Teaching award 2009

Teaching award 2009

Improved grades and fewer students failing exams. These are the  results that gave two projects at IKBM, the revered Teaching award 2009.

Teaching award 2009

The University Board has chosen to give the prize to two academic departments at the Department of Chemistry, Biotechnology and Food Sciences, IKBM. The prize is shared between the projects  teaching of basic statistics (STAT100) and the teaching of chemistry as a supplementary topic.

De glade vinnerne av Utdanningsprisen 2009
De glade vinnerne av Utdanningsprisen 2009 Photo: Hkon Sparre

Behind the "Knowledge lift" in the topic STAT100 is Associate Professor Trygve Almøy, associate professor Ellen Sandberg and post doc. Guri Feten.

Chemistry as supplementary topic
In the project teaching “Chemistry as supplementary topic”,  efforts have been made by professor Morten Sørlie and Professor Yngve Stenstrøm to increase the understanding and to reduce the exam failure rate.

Both groups that now share the Teaching Prize of 2009 have worked actively with their approach to pedagogy to enhance learning in the difficult and important topics.

In their recommendation the committee emphasized that the measures have improved the quality of teaching. The result has been better grades and lower exam failure rates among students.

Nominated candidates
This year, there were a total of four nominees to the Teaching Prize of 2009.

In addition to the two laureates was a robot project in interdisciplinary technology education at the Institute of Mathematical Sciences and Technology one of the four candidates. The responsible for the project, Hans Ekkehard Plessen and Odd Magnus Eng adopted new tools and robots to create a commitment to programming and computer science.

The fourth candidate is at the Department of Plant and Environmental Sciences, and is about the Master in Public health science - an interdisciplinary innovation.
Behind the project is the project responsible Grete Grindal Patil and Camilla Ihlebæk, Ruth Kjærsti Raanaas and Jorid Grimeland at the Oslo University College. This project shows new paths to establishing good new in health sciences, one of UMBs Master programmes  focus areas.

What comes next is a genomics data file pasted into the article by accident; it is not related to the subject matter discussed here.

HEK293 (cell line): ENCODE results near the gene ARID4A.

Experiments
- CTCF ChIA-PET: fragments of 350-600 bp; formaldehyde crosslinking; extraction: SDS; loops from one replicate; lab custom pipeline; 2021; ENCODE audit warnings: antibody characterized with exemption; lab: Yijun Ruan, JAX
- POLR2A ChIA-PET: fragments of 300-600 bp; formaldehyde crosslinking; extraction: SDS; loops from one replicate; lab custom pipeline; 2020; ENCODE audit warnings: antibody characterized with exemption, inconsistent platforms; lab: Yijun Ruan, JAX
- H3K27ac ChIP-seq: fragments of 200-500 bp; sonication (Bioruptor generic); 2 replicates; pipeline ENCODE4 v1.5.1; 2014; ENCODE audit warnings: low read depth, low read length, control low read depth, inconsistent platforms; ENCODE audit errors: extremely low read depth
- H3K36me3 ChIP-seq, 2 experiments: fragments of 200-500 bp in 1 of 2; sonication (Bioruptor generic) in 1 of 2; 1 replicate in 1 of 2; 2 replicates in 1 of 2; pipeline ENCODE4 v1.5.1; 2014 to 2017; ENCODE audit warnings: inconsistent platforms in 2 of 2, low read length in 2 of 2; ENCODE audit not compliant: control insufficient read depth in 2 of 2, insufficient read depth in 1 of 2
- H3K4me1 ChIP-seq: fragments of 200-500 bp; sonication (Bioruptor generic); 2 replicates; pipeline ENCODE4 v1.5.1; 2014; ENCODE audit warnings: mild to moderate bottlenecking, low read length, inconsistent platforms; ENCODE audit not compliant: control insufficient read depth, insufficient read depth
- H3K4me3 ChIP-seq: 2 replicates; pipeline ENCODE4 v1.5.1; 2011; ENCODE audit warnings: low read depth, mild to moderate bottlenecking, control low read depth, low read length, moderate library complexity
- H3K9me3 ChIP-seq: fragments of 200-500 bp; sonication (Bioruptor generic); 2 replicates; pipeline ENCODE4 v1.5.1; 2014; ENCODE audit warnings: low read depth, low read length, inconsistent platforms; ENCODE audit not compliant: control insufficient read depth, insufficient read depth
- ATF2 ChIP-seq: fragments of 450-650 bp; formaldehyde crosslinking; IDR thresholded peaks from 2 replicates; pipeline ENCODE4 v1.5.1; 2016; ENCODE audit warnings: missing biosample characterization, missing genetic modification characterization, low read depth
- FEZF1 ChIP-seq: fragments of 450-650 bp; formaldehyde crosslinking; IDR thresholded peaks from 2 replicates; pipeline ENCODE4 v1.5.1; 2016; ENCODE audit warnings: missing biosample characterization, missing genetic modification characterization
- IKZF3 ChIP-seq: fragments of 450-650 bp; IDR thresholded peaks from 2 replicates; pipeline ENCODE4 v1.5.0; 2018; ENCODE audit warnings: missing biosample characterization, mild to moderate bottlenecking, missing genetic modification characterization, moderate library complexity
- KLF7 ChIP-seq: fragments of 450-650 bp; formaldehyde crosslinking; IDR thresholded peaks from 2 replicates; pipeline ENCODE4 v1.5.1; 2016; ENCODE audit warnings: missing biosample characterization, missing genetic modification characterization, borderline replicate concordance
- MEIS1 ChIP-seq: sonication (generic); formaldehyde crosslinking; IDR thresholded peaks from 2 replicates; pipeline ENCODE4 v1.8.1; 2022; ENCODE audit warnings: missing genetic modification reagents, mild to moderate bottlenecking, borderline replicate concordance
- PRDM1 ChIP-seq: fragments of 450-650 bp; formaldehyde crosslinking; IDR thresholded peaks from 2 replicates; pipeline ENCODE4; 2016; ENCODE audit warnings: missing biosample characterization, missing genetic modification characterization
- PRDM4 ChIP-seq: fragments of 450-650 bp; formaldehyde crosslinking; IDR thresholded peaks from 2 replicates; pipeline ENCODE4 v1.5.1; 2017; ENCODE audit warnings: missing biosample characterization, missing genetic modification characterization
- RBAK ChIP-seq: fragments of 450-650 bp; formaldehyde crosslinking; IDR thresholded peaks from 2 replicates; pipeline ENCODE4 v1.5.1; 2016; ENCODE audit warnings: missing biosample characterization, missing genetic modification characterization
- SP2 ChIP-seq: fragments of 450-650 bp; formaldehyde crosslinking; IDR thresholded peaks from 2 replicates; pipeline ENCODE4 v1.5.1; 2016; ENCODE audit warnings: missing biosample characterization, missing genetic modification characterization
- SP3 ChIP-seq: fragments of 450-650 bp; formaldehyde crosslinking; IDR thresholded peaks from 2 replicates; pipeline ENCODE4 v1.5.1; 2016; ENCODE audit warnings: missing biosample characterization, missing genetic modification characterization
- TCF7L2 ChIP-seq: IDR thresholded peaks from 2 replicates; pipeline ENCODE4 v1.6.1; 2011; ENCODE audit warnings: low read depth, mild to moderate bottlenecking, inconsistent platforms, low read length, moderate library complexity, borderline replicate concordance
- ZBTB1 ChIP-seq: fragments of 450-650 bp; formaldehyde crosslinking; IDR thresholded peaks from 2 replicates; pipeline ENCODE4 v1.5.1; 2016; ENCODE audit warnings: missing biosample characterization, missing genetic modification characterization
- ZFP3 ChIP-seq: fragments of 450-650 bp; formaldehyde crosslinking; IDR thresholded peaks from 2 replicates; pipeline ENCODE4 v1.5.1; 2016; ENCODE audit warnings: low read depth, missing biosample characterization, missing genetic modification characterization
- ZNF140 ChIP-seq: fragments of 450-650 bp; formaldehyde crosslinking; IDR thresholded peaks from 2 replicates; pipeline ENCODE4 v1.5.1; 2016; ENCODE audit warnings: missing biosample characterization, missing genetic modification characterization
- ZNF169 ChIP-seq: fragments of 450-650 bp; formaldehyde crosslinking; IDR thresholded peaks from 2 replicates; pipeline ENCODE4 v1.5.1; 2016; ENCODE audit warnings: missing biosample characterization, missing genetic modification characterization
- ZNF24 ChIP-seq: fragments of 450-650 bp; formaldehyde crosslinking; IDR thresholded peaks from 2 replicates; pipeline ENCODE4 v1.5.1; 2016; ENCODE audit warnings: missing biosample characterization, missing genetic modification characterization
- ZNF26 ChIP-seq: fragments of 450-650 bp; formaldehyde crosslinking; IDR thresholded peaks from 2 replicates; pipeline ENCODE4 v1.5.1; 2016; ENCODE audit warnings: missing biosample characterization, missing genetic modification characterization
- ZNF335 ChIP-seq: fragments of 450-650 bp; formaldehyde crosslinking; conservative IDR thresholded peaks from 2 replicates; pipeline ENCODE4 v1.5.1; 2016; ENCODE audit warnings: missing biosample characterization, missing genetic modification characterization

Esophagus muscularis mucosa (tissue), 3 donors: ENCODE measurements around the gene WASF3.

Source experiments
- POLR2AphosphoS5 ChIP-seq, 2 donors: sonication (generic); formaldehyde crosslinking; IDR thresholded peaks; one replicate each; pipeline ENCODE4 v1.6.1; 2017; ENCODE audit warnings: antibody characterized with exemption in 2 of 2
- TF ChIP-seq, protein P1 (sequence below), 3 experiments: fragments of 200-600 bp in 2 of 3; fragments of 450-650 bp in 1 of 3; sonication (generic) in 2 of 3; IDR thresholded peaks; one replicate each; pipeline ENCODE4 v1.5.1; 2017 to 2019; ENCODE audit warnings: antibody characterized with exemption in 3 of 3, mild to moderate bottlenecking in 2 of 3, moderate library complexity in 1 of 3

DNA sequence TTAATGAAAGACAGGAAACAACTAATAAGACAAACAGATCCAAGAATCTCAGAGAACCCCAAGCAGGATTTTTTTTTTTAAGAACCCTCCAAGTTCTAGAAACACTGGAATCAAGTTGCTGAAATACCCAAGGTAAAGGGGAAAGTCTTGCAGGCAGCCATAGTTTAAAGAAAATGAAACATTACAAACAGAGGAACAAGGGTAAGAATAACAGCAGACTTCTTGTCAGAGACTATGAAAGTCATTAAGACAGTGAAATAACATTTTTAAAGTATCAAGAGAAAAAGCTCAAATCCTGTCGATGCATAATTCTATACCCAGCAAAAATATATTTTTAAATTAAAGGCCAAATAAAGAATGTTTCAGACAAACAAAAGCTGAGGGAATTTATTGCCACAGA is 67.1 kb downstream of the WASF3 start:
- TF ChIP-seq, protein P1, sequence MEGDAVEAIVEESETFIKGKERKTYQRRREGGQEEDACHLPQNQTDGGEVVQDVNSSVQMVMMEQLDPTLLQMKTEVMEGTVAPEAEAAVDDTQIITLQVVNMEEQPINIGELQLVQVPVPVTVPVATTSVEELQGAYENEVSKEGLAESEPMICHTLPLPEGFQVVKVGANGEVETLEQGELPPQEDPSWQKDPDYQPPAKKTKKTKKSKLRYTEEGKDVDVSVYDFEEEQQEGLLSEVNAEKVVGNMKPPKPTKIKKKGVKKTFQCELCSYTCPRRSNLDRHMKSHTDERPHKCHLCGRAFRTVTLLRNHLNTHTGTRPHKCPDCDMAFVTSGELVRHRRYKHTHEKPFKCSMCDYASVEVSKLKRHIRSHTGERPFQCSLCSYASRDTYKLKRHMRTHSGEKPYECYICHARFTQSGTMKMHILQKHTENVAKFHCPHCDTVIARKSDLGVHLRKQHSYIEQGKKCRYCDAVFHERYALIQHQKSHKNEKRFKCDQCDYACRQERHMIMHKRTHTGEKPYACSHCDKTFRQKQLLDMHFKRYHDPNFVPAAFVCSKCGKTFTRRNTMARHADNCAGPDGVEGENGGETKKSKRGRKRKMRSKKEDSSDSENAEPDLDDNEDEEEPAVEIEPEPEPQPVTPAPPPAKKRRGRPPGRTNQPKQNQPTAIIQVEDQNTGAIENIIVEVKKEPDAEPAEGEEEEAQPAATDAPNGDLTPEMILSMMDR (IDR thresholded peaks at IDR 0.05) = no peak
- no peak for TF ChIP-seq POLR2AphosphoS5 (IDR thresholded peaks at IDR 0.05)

Teaching Prize of 2009
The Teaching Prize was created to stimulate the development of teaching and the quality of programs. The price will also encourage and motivate subject communities to become more concerned about working with quality of teaching. The prize is a project position with assets of office operations for three years. In addition, it is annually allocated 100 000 NOK unrestricted funding. Alternatively, an option is a cash payout of NOK 200 000 each year for three years. All prize funds to be used to support the improvement in teaching.

Committee's recommendation
By presenting the prize to the two subject communities the Committee for the Teaching Award wishes to encourage continued efforts to improve teaching within the large basic courses at IKBM. The Committee believes that it is possible to develop educational interventions that can be used in both topics and that have great transfer value to other major basic courses.

A price to these two subject communities can thus form the basis for development of education in several related topics at UMB. This type of action helps to increase knowledge in the basic subjects, and throughput of students at UMB, which has implications both for the individual student, and UMB.

Adjudication Committee for Teaching Prize in 2009 was composed of Vice Rector Trine Hvoslef-Eide, head of IØR, Kolbjørn Christoffersen, fagpedagog by IMT, Knut Omholt and student representatives Kari Sofie Asmyhr East, IØR, Siri Øyan Lund Set, IKBM, Silje Vang, INA, Trygve Priest Farm, ILP .

Committee's citation
The committee chose to give the prize to the two academic disciplines that have made a basic and good work to develop the teaching of two basic courses.

Basic courses are perceived by many students as difficult, and the majority of students are taking courses because they are compulsory and not because they have come to UMB to study chemistry or statistics.

Interventions that are initiated are not necessarily innovative, but they have improved the quality of education in chemistry (KJM100 and KJM110) and statistics (STAT100) and resulted in better marks as well as lower failure percentage.

The measures are implemented in cooperation between professionals and students. By presenting the prize to these two subject communities, the Teaching Prize committee seeks to encourage continued development of educational interventions that can be used in both topics and that have great transfer value to other major basic courses.

Such quality-promoting measures help to increase students' knowledge of basic subjects and improves throughput of students at UMB, which is positive both for the individual student, and UMB.

Published 2. September 2014 - 10:20 - Updated 23. May 2017 - 19:43